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OCTOBER, 1890.



By Rev. Massena Goodrich.

THE city of Pawtucket lies on both sides of

the Blackstone River. It takes its name 1 from the lower cataract of that stream. The sound of the word shows that it is of Indian origin, and the name is said to signify “falls of water.” The Blackstone, in its course from above Worcester, is chafed by numerous cascades, and makes its final plunge about four or five miles from the head of Narragansett Bay; and it is a noteworthy fact that a larger percentage of its available water-power is utilized than of any other stream in the land. Originally the western part of the city was a part of Providence. Roger Williams came hither in 1636, and called the territory which he bought of the Indians Providence Plantations. It was quite extensive for a single town. It embraced, indeed, all that is now known as Providence County, with the exception of Cumberland, and a part of Kent County.

Pawtucket itself, however, was originally settled by Joseph Jenks in 1655. Mr. Jenks was a young immigrant from England, and came first to Lynn. Famous as that city now is for the manufacture of shoes, it originally engaged in a different branch of business. Among the colonists who accompanied Governor Endicott to Massachusetts Bay, was a man bearing the name of Jenks. He was an iron-smith, and began the smelting of iron and the manufacture of implements of that metal in Lynn. His Christian name was Joseph also, and he seems to have been a man of inventive genius. At all events, he received the first patent that was granted in Massachusetts. The founder of Pawtucket was his son, and though left in his native land when his father emigrated, followed him in a few years. Of the same craft with his father, he was deterred from remaining in Lynn by a fear that was entertained that the forests in that neighborhood would soon become exhausted. It was before the days of anthracite coal, and iron had both to be smelted and worked by charcoal. If a new iron-master would enter the field in New England then, he must seek some other theatre of laboi.

Copyright, 1890, by New England Magazine Company, Boston. All rights reserved.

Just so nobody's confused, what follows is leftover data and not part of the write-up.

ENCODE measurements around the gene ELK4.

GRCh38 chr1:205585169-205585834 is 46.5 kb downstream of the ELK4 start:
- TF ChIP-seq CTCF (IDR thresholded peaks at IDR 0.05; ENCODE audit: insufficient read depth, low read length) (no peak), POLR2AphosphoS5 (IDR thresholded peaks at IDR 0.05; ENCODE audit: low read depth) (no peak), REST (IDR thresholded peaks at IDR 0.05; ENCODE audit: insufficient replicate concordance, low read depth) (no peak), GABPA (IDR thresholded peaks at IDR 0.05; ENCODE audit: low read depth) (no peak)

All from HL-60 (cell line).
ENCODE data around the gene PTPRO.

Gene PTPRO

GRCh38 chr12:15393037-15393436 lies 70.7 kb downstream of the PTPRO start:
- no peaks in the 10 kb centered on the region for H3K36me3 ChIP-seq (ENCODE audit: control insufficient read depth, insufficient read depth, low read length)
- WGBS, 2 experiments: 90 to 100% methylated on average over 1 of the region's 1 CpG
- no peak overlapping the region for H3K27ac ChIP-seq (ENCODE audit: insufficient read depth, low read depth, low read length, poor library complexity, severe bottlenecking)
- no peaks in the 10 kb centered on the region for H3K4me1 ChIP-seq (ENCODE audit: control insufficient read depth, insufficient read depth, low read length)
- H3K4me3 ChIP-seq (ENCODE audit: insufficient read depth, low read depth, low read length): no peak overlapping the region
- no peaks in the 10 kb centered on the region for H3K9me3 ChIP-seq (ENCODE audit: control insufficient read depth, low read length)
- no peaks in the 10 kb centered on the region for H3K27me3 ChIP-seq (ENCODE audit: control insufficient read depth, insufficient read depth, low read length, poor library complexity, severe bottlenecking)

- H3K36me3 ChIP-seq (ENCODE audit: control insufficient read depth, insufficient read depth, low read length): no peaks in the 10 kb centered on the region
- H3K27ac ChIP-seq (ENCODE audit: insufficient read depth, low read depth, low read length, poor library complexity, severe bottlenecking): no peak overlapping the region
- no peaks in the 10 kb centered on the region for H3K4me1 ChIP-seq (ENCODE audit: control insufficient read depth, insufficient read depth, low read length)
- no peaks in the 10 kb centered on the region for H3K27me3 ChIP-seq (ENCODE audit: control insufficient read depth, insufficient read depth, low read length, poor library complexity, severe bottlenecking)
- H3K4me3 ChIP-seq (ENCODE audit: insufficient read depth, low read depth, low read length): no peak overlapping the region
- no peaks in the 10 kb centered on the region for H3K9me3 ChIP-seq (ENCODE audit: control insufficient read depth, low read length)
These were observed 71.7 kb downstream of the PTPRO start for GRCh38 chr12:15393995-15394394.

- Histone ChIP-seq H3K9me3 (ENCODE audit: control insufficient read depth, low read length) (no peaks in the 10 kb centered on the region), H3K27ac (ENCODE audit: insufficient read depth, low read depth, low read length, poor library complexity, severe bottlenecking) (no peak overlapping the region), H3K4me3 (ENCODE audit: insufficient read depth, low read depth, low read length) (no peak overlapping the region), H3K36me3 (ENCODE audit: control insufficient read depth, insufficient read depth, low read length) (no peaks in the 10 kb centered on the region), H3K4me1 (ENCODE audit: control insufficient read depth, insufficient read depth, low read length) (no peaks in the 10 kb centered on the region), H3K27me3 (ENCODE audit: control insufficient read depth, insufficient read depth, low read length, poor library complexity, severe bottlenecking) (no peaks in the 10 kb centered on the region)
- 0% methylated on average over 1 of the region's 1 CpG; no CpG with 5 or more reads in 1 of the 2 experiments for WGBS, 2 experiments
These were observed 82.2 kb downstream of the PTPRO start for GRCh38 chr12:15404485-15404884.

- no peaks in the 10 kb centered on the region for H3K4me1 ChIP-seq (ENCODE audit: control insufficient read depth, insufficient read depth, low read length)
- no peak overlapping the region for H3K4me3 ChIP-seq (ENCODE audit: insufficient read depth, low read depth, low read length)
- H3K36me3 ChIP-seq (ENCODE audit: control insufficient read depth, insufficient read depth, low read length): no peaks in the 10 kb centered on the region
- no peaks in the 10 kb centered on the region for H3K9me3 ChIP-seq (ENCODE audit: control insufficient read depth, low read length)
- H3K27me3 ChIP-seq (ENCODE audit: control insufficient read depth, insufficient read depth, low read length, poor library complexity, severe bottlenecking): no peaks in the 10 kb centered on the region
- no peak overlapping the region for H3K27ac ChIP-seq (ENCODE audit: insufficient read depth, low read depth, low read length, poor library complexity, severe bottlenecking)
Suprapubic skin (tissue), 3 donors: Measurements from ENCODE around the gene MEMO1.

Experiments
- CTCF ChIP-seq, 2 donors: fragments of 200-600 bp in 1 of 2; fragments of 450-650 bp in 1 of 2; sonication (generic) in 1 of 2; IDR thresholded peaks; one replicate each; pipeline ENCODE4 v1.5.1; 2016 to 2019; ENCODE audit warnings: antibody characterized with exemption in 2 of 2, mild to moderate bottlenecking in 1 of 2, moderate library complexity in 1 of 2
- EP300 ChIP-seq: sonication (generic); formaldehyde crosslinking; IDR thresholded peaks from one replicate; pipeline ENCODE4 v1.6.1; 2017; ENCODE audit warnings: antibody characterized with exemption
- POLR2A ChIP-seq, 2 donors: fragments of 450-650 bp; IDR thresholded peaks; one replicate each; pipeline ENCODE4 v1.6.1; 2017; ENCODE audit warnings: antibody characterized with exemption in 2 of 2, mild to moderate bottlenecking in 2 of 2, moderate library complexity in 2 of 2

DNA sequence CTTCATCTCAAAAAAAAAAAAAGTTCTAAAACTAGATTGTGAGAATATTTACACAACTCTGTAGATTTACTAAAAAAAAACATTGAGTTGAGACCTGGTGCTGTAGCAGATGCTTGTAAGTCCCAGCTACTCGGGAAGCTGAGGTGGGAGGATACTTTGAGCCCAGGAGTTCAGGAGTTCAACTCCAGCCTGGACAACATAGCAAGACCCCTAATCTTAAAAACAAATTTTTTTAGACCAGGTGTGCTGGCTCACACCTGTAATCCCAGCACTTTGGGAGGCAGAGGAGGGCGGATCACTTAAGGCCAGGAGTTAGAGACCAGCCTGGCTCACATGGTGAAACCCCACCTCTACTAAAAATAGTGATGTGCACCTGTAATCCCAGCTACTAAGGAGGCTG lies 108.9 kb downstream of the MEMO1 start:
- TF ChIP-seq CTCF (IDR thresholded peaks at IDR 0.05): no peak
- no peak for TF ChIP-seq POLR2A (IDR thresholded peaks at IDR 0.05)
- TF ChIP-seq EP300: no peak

Williams had come to Rhode Island they had piety and native eloquence, their from Salem, and doubtless left many fervor and readiness of utterance, made friends in that neighborhood who kept them acceptable preachers. A third son apprised of his movements. From them was named William, and was a judge ; and or from Williams himself it was doubtless a fourth one bore the name of Nathaniel, learned that the Blackstone was over- and gloried in the title of major. Every shadowed by virgin forests, whose wood one of them reared a stone chimney house, would long supply material for charcoal. two of which remained as landmarks till The younger Jenks therefore resolved to within fifteen years. migrate to Providence Plantations, and The father and the energetic sons gatharrived here in 1655. He speedily built a ered around them a little band of indusforge just below the lowest falls, and began trious men, and established a hamlet on operations in the manufacture of iron. the western side of the river. Of course He was the father of a large family, four they were in peril at times from the Inof them sons. Every one of them attained dians. The north part of Providence was eminence. The oldest son, bearing the burnt by the red men in the latter part of name of Joseph, was a veritable son of March, 1676, and Jenks's forge seems to Anak in stature, and possessed a towering have been destroyed in the foray. The intellect as well. He spent a great deal defeat and death of King Philip soon after, of his time in public life, and was for four however, brought peace to the young colyears governor of the colony of Rhode ony, and the hamlet rose from its ashes. Island. Another son bore the name of Years ago, in a famous case brought before Ebenezer, and was a clergyman. For Judge Story, the judge rehearsed certain some years indeed he was pastor of the facts that had been established in the trial, First Church in Providence. It is not as follows:necessary to suppose that he was trained “ The lower dam was built as early as